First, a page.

Market Forces: The Dynamic History of Center Market

In 1797, George Washington designated two acres in the City of Washington for use as a public marketplace. For the next 134 years, Center Market stood in that very place along Pennsylvania Avenue.

“One seldom sees it illustrated on picture postals, yet the Market has played an intimate part in the lives of our citizens from Presidents and other great men of our nation down to the humblest citizen.”
- Boston Cooking School Magazine, 1915

Center Market was well named. The market stood at the center of the physical city and it also served as a social center. Individuals of different ages, classes, races, and gender came together in the public marketplace.

Throughout its history, Center Market was loud and lively. The marketplace was filled with crowds of people and transportation of all kinds. Hucksters, farmers, and market men sold fruits, vegetables, and live animals to city-dwelling Washingtonians. The market attracted middle-class ladies, community leaders, businessmen, and social reformers.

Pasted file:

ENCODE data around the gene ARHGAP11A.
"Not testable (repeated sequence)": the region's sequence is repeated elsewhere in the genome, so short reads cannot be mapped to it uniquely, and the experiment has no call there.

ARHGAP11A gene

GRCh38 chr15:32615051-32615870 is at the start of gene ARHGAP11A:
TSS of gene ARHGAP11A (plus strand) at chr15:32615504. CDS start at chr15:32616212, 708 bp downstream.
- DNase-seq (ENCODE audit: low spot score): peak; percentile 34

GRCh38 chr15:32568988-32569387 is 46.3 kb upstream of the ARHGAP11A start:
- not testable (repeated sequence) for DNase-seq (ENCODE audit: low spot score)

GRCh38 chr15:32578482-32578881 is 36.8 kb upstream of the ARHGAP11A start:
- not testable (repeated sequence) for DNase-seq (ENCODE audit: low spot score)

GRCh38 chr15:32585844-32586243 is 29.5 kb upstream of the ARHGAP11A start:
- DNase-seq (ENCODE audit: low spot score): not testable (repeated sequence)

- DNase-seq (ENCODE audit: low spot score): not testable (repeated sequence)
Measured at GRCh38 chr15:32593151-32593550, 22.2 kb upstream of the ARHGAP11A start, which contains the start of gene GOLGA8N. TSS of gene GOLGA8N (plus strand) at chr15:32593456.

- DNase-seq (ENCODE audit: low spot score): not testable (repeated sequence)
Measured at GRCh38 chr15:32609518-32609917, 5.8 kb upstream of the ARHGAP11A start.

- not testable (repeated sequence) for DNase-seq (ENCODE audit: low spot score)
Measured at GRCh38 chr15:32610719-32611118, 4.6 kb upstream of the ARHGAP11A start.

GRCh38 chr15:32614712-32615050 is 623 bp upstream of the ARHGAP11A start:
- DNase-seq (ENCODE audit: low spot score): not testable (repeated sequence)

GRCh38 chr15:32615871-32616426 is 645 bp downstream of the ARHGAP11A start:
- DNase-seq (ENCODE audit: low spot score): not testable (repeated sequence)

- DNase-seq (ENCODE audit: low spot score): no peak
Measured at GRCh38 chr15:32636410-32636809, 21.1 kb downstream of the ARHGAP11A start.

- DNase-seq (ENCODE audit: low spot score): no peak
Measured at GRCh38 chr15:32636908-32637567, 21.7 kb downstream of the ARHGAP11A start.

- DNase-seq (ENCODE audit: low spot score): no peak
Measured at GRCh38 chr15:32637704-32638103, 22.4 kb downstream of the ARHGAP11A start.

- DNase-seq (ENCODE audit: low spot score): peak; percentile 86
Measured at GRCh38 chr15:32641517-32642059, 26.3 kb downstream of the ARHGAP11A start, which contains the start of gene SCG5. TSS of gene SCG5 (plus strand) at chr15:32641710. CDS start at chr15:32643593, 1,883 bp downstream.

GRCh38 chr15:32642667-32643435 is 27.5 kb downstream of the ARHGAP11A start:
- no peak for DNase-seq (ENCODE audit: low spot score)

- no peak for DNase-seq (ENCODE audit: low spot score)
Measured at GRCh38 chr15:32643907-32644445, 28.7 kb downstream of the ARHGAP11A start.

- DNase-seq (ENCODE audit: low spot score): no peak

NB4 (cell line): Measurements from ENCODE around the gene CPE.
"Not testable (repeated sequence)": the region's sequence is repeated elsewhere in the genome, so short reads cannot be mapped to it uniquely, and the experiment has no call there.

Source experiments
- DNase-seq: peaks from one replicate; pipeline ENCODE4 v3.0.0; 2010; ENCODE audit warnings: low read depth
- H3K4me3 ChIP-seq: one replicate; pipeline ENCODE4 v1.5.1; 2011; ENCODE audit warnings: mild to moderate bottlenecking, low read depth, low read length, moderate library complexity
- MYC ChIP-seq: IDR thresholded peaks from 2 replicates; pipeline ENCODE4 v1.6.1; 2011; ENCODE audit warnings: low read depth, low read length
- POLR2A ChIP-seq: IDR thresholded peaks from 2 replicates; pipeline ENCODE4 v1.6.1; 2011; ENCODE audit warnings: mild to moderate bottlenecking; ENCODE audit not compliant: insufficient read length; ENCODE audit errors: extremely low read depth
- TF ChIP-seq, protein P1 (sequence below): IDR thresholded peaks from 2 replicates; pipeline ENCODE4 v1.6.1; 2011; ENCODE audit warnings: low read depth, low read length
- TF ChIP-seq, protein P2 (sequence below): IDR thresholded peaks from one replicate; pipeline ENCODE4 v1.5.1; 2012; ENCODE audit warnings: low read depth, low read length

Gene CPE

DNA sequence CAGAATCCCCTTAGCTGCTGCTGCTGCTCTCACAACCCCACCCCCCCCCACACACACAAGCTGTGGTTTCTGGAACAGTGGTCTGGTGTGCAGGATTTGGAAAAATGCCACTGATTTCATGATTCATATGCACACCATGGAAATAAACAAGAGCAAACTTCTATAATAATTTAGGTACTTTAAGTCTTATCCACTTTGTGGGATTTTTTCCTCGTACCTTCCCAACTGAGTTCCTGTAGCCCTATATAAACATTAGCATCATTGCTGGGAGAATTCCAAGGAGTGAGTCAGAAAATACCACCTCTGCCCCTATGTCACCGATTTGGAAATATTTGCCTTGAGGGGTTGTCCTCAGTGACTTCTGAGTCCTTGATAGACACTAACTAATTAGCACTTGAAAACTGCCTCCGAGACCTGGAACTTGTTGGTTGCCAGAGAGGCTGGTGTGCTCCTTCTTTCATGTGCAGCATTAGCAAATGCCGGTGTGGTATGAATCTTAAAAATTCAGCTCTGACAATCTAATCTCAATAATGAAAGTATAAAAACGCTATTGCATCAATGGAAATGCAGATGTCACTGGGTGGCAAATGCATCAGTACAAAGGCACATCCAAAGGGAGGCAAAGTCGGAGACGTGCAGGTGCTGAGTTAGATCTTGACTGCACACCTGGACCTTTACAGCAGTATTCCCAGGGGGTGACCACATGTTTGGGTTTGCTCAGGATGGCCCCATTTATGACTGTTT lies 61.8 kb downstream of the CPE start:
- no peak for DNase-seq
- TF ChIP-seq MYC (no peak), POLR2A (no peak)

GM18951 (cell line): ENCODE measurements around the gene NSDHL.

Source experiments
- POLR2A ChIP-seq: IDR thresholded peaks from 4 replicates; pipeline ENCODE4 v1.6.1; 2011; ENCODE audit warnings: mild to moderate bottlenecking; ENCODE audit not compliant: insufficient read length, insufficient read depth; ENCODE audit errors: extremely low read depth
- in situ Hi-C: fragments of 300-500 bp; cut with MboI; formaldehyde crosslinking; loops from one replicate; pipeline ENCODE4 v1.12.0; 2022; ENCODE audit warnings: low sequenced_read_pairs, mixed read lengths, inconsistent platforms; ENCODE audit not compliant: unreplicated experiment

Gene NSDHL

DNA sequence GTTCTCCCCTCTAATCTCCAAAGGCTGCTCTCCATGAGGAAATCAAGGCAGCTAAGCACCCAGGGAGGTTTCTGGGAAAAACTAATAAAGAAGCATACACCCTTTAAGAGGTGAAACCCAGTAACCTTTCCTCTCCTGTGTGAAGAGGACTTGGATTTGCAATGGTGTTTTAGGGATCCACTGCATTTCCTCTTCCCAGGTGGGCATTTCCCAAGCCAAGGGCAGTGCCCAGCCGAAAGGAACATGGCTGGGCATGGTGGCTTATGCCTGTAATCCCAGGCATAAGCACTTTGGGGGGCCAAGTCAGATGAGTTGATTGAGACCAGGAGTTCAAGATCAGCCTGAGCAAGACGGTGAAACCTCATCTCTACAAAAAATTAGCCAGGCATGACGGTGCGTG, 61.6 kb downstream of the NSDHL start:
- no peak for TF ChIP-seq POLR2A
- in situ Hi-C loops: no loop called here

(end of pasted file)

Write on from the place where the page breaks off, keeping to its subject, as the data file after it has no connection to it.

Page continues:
While the market is gone, traces of its significance remain.

Plans from government officials, architects, city-planners tell us the intended use for the market and reveal changing definitions of modernity. The plans were also active agents that shaped the city.

Photographs capture a view of Center Market not seen in the architect’s plans. Photographic images can be interpreted to explore the social, cultural, and material significance of everyday life.

 These images are a tangible link to the dynamic history of Center Market.


Images courtesy of: DC Public Library, Washingtoniana Division; Library of Congress, Geography and Map Division; National Archives and Records Administration; and the Special Collections Research Center, The George Washington University.